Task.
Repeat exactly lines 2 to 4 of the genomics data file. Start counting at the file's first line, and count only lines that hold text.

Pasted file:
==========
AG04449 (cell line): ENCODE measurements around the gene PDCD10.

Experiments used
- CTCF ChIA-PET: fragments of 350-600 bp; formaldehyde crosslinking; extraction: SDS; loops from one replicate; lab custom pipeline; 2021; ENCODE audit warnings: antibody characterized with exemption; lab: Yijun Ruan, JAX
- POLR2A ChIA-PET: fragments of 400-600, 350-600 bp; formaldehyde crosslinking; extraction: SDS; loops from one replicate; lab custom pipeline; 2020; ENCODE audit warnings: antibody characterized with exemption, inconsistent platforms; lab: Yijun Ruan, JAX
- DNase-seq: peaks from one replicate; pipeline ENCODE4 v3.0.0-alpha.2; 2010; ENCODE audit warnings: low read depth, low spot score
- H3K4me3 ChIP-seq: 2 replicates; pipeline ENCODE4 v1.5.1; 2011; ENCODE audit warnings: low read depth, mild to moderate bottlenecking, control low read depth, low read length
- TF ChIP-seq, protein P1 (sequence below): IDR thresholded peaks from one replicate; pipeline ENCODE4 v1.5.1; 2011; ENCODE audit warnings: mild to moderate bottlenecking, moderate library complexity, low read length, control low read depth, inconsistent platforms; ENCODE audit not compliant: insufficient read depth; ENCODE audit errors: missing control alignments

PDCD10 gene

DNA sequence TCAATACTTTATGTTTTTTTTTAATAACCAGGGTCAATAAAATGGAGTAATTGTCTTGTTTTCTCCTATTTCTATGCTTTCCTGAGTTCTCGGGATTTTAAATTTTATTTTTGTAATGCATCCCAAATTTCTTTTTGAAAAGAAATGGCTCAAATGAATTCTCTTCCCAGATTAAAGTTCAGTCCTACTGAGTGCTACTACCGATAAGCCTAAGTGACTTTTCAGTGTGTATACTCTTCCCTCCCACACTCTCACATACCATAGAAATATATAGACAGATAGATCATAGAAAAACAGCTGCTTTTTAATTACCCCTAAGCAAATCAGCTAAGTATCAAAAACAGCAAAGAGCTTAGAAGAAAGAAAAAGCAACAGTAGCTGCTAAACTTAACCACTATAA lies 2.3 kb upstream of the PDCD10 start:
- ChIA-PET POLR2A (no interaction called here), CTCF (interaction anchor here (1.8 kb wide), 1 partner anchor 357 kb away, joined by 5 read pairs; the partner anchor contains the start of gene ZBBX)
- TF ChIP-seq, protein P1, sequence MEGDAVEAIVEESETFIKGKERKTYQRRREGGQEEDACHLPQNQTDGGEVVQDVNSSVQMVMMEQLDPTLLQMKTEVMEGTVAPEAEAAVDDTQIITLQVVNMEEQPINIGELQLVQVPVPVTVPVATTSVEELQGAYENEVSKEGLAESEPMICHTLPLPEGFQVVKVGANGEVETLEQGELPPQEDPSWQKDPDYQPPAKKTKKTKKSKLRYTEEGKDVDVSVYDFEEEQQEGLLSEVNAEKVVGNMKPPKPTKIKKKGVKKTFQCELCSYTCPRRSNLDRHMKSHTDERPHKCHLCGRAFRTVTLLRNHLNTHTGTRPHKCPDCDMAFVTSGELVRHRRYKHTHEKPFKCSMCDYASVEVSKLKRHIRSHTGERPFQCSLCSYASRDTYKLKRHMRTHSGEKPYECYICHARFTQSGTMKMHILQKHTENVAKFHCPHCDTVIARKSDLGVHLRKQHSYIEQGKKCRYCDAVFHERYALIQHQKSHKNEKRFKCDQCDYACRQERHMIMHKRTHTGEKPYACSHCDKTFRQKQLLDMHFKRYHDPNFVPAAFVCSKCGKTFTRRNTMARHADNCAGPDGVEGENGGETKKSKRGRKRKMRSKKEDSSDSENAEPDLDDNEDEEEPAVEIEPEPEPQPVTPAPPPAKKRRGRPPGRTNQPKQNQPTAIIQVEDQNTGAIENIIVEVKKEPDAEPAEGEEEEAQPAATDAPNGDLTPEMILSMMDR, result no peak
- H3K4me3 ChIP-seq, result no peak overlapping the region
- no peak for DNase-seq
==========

Experiments used
- CTCF ChIA-PET: fragments of 350-600 bp; formaldehyde crosslinking; extraction: SDS; loops from one replicate; lab custom pipeline; 2021; ENCODE audit warnings: antibody characterized with exemption; lab: Yijun Ruan, JAX
- POLR2A ChIA-PET: fragments of 400-600, 350-600 bp; formaldehyde crosslinking; extraction: SDS; loops from one replicate; lab custom pipeline; 2020; ENCODE audit warnings: antibody characterized with exemption, inconsistent platforms; lab: Yijun Ruan, JAX